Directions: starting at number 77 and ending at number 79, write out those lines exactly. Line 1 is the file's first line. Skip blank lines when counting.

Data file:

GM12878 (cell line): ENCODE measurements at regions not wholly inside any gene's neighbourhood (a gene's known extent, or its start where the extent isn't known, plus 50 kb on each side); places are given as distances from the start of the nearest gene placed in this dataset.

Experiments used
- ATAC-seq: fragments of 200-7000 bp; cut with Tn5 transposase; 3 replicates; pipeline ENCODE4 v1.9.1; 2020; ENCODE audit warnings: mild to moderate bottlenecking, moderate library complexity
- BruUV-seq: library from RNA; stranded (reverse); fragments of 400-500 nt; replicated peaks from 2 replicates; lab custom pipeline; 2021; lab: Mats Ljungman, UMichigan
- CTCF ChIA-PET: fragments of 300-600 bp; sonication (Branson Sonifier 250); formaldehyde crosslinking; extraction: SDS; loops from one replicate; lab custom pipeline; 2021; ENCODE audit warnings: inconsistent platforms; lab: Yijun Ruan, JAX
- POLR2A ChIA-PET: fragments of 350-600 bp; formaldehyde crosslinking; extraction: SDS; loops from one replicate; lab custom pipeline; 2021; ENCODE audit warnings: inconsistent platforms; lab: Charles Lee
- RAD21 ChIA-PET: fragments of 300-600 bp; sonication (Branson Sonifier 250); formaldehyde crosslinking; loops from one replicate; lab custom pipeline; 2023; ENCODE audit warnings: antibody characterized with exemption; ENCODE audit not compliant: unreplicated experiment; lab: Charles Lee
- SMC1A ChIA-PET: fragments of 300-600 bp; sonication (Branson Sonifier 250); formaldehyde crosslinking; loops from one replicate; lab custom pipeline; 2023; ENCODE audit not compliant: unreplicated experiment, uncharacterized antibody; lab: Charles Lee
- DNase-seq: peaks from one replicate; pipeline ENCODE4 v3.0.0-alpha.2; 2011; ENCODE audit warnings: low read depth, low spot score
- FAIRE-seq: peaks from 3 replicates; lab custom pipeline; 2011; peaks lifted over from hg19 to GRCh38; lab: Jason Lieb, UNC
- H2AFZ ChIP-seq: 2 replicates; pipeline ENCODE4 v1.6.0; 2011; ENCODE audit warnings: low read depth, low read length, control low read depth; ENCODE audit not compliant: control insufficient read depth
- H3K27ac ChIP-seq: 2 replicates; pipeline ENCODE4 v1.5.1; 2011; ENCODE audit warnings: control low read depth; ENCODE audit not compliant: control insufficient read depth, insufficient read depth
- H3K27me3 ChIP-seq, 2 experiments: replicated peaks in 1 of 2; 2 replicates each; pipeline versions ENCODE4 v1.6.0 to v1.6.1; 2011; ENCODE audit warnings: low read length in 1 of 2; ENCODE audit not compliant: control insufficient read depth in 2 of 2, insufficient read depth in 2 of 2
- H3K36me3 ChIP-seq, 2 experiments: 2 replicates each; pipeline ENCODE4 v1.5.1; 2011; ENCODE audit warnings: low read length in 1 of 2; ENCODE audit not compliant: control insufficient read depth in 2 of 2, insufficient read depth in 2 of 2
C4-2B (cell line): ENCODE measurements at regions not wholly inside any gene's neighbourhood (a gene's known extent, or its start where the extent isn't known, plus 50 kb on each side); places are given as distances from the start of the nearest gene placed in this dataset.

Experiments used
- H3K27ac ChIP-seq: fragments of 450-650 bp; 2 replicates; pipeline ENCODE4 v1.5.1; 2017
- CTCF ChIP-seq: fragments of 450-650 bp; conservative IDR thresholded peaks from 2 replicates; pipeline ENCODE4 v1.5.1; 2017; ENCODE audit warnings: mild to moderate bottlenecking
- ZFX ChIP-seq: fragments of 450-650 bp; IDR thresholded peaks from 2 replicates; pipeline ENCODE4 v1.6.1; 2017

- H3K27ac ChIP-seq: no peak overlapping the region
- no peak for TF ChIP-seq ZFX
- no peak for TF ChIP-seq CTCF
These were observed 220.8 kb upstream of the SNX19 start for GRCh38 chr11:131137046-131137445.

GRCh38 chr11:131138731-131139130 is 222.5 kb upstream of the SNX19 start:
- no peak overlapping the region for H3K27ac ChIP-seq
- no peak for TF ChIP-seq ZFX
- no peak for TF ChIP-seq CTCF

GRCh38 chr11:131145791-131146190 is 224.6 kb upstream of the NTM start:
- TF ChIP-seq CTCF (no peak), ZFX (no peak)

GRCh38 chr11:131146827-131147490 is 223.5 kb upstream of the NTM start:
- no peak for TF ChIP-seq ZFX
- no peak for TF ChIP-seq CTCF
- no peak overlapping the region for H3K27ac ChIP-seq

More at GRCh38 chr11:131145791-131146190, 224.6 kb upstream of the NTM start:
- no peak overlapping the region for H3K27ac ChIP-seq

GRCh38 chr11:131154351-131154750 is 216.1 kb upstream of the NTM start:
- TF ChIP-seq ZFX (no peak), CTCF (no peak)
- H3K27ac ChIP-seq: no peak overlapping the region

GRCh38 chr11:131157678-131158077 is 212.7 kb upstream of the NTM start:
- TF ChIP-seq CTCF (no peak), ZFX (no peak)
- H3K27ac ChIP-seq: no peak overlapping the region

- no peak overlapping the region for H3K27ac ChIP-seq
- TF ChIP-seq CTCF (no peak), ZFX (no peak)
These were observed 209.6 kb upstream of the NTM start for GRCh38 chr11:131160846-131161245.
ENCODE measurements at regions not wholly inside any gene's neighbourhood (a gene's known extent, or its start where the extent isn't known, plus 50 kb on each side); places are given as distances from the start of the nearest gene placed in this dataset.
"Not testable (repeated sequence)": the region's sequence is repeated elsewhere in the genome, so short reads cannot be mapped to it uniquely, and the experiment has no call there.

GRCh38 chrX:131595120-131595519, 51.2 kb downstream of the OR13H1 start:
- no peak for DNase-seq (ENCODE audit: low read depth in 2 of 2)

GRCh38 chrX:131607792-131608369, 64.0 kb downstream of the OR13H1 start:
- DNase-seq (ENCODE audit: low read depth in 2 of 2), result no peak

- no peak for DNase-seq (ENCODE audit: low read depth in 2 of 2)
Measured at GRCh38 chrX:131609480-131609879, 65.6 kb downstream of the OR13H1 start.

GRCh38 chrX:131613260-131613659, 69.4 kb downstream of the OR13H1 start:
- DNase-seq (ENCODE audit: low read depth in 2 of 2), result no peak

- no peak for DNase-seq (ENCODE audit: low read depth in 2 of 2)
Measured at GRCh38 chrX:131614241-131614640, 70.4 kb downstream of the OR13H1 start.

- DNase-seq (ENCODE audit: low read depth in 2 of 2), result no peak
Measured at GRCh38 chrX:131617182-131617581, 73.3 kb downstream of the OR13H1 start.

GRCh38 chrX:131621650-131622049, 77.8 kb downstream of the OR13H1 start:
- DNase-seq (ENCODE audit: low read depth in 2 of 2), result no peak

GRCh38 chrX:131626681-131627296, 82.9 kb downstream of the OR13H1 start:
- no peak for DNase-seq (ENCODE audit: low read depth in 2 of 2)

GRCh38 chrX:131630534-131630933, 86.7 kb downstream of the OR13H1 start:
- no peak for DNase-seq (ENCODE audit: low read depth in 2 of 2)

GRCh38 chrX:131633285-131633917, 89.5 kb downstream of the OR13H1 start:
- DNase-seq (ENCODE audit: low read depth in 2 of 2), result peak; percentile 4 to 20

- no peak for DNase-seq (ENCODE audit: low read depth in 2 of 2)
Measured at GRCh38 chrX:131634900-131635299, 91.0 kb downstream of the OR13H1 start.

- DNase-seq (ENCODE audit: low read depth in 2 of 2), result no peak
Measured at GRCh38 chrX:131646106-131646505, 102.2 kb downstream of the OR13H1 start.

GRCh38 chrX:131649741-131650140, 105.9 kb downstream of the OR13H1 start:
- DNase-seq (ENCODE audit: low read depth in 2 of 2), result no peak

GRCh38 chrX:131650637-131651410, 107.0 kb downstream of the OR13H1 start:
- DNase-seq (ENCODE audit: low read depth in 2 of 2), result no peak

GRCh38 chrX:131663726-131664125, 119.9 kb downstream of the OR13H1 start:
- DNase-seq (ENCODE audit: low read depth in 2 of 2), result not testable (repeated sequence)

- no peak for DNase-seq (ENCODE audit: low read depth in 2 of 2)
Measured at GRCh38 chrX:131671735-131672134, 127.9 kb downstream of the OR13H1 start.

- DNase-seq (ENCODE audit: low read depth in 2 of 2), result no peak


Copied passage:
- no peak for DNase-seq (ENCODE audit: low read depth in 2 of 2)
Measured at GRCh38 chrX:131671735-131672134, 127.9 kb downstream of the OR13H1 start.

- DNase-seq (ENCODE audit: low read depth in 2 of 2), result no peak